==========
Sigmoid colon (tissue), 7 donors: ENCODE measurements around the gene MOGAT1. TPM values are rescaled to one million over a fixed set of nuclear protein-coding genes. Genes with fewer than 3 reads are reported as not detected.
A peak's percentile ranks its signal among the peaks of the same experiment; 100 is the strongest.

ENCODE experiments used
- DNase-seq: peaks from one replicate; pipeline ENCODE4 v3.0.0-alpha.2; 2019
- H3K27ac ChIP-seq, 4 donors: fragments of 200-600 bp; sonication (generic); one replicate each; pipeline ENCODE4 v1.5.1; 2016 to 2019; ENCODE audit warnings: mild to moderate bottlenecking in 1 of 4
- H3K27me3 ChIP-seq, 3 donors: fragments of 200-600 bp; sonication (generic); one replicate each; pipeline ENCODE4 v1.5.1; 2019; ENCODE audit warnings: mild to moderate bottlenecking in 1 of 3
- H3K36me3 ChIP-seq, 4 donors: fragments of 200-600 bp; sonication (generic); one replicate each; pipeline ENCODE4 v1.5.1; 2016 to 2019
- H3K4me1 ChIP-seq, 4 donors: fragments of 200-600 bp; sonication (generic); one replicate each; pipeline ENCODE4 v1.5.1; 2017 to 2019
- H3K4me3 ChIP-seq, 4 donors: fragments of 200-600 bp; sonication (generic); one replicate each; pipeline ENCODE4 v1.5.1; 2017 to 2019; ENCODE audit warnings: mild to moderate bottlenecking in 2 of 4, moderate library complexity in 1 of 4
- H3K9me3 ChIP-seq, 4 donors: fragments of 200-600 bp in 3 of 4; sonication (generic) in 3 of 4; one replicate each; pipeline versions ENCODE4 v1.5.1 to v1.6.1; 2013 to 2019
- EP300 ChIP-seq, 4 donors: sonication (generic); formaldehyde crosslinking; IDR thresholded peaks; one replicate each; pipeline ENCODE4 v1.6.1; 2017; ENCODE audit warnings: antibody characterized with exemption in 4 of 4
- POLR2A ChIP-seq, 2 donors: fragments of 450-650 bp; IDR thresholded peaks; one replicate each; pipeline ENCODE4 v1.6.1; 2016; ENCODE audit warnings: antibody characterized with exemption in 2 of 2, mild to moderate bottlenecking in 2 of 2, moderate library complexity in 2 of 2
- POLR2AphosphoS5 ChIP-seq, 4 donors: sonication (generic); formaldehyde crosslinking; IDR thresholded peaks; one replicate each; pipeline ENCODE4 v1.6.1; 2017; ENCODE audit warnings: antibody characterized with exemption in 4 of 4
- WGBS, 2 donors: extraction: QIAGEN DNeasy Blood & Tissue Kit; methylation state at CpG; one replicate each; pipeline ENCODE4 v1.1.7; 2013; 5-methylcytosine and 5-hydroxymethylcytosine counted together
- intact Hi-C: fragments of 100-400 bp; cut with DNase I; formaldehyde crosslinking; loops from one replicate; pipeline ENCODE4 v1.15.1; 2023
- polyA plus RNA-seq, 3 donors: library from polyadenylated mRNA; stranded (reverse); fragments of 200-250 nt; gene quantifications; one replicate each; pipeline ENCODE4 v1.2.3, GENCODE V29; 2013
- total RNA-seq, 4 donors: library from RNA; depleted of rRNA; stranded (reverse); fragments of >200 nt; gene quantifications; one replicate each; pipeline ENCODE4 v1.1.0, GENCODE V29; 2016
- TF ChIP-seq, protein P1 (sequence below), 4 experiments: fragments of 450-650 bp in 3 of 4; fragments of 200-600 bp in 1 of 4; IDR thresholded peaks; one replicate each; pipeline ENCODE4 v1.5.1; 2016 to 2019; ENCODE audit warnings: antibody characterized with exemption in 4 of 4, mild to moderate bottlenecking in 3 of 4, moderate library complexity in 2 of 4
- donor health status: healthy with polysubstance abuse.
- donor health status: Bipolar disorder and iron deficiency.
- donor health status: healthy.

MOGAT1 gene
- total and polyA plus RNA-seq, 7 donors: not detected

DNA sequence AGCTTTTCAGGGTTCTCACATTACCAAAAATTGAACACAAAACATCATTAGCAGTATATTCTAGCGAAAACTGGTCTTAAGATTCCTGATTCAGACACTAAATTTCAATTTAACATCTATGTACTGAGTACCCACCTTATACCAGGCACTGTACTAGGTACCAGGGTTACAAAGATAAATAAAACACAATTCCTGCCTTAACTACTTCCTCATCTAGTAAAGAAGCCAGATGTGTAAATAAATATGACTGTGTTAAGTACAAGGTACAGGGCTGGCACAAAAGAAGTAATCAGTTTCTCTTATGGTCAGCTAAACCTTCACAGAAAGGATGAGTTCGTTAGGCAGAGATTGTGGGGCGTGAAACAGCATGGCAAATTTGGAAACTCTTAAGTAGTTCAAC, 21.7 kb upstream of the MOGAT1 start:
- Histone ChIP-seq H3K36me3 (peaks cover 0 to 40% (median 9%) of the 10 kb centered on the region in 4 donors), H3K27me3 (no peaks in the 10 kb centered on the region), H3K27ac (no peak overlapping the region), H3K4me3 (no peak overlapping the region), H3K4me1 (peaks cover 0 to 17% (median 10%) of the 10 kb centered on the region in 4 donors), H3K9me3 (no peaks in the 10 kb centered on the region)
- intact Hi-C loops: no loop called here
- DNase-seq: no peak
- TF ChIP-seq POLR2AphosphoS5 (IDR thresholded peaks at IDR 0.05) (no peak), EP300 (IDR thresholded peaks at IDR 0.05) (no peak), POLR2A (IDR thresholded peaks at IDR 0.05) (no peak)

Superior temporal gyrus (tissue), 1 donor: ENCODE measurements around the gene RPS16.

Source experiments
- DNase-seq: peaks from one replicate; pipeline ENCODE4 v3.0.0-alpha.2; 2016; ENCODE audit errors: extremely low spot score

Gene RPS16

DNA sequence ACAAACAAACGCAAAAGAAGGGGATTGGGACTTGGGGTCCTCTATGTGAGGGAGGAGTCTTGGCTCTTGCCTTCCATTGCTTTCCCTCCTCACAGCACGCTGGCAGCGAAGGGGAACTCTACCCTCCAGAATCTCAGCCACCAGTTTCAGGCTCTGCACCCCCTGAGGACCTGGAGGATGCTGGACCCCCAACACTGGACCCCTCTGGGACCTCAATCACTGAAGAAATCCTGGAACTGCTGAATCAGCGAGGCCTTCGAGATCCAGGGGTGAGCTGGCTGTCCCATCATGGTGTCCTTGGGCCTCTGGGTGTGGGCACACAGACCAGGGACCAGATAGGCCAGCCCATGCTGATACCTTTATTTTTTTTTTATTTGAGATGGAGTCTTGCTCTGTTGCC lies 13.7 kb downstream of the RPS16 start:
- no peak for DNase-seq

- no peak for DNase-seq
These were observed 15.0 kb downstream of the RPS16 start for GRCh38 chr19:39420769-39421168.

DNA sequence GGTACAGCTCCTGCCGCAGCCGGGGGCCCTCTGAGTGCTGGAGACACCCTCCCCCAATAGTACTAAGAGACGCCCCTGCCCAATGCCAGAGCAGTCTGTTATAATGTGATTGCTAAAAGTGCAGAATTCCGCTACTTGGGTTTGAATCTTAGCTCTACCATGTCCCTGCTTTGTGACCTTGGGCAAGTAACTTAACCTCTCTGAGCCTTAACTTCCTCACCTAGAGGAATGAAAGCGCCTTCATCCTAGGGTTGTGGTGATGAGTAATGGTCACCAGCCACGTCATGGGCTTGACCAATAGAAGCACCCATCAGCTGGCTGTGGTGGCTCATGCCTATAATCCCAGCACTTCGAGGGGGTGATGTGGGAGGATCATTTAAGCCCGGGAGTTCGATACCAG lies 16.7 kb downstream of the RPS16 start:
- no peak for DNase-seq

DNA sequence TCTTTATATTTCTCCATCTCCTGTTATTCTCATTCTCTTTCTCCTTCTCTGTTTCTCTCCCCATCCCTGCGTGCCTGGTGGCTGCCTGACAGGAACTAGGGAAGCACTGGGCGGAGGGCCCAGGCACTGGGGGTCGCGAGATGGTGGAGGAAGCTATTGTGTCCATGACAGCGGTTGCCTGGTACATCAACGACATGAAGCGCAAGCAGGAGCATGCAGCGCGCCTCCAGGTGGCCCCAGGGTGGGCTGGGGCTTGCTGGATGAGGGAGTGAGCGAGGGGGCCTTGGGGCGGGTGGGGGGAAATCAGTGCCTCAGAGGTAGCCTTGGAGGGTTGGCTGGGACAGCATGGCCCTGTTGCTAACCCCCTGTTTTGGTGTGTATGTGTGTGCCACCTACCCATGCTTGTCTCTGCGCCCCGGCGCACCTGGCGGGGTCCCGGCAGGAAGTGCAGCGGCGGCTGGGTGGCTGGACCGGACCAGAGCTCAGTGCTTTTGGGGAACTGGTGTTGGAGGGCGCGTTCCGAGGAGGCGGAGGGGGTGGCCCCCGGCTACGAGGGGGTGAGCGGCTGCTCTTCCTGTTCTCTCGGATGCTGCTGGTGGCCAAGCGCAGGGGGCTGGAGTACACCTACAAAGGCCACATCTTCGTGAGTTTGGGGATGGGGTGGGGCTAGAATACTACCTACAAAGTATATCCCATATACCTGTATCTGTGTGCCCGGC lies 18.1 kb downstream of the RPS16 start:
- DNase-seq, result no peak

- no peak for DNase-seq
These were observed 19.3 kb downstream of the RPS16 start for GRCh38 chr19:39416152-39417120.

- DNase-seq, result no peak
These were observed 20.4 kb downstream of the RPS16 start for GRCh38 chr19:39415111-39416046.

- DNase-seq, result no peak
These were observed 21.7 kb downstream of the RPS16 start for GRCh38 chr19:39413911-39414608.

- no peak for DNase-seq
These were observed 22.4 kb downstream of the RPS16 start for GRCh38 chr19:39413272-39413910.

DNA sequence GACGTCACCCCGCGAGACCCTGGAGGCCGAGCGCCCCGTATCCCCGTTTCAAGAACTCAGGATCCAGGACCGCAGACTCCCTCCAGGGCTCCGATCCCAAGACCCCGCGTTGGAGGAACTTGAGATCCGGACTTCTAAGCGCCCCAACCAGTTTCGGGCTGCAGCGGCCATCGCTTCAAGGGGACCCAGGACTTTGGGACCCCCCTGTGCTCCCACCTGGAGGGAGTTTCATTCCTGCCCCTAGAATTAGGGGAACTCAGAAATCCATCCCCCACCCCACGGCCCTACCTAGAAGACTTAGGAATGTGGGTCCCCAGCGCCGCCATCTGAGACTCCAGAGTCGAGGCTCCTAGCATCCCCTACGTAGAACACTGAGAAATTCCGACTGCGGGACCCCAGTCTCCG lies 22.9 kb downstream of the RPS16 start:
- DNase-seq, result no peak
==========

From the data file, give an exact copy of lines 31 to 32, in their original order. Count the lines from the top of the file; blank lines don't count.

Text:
- DNase-seq: peaks from one replicate; pipeline ENCODE4 v3.0.0-alpha.2; 2016; ENCODE audit errors: extremely low spot score

Gene RPS16